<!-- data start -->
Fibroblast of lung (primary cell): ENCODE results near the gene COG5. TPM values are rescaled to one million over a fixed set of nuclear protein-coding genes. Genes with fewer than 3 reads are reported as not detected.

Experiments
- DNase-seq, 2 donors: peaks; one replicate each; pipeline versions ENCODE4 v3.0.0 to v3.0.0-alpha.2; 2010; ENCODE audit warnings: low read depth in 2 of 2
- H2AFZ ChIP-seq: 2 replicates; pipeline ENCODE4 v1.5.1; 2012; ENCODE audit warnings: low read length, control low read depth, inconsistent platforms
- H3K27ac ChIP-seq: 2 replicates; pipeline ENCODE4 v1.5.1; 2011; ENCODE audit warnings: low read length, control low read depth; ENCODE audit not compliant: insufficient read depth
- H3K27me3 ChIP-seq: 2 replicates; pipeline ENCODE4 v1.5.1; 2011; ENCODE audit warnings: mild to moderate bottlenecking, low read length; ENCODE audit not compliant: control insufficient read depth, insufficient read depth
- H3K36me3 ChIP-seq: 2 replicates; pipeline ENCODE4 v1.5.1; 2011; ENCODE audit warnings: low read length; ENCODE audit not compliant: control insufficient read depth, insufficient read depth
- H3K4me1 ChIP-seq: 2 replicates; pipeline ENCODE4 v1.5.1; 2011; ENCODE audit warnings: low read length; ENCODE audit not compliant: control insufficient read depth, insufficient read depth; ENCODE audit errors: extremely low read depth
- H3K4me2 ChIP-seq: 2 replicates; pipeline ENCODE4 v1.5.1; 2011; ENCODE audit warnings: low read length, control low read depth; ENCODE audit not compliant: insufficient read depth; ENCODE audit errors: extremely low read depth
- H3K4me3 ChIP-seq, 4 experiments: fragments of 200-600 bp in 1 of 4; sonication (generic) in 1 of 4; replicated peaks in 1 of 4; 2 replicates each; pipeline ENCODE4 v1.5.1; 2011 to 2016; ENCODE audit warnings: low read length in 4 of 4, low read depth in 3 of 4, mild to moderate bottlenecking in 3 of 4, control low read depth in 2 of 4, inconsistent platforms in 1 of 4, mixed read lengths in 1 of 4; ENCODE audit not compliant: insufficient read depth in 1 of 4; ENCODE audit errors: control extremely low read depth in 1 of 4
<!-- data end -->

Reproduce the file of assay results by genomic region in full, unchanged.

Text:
Fibroblast of lung (primary cell): ENCODE results near the gene COG5. TPM values are rescaled to one million over a fixed set of nuclear protein-coding genes. Genes with fewer than 3 reads are reported as not detected.

Experiments
- DNase-seq, 2 donors: peaks; one replicate each; pipeline versions ENCODE4 v3.0.0 to v3.0.0-alpha.2; 2010; ENCODE audit warnings: low read depth in 2 of 2
- H2AFZ ChIP-seq: 2 replicates; pipeline ENCODE4 v1.5.1; 2012; ENCODE audit warnings: low read length, control low read depth, inconsistent platforms
- H3K27ac ChIP-seq: 2 replicates; pipeline ENCODE4 v1.5.1; 2011; ENCODE audit warnings: low read length, control low read depth; ENCODE audit not compliant: insufficient read depth
- H3K27me3 ChIP-seq: 2 replicates; pipeline ENCODE4 v1.5.1; 2011; ENCODE audit warnings: mild to moderate bottlenecking, low read length; ENCODE audit not compliant: control insufficient read depth, insufficient read depth
- H3K36me3 ChIP-seq: 2 replicates; pipeline ENCODE4 v1.5.1; 2011; ENCODE audit warnings: low read length; ENCODE audit not compliant: control insufficient read depth, insufficient read depth
- H3K4me1 ChIP-seq: 2 replicates; pipeline ENCODE4 v1.5.1; 2011; ENCODE audit warnings: low read length; ENCODE audit not compliant: control insufficient read depth, insufficient read depth; ENCODE audit errors: extremely low read depth
- H3K4me2 ChIP-seq: 2 replicates; pipeline ENCODE4 v1.5.1; 2011; ENCODE audit warnings: low read length, control low read depth; ENCODE audit not compliant: insufficient read depth; ENCODE audit errors: extremely low read depth
- H3K4me3 ChIP-seq, 4 experiments: fragments of 200-600 bp in 1 of 4; sonication (generic) in 1 of 4; replicated peaks in 1 of 4; 2 replicates each; pipeline ENCODE4 v1.5.1; 2011 to 2016; ENCODE audit warnings: low read length in 4 of 4, low read depth in 3 of 4, mild to moderate bottlenecking in 3 of 4, control low read depth in 2 of 4, inconsistent platforms in 1 of 4, mixed read lengths in 1 of 4; ENCODE audit not compliant: insufficient read depth in 1 of 4; ENCODE audit errors: control extremely low read depth in 1 of 4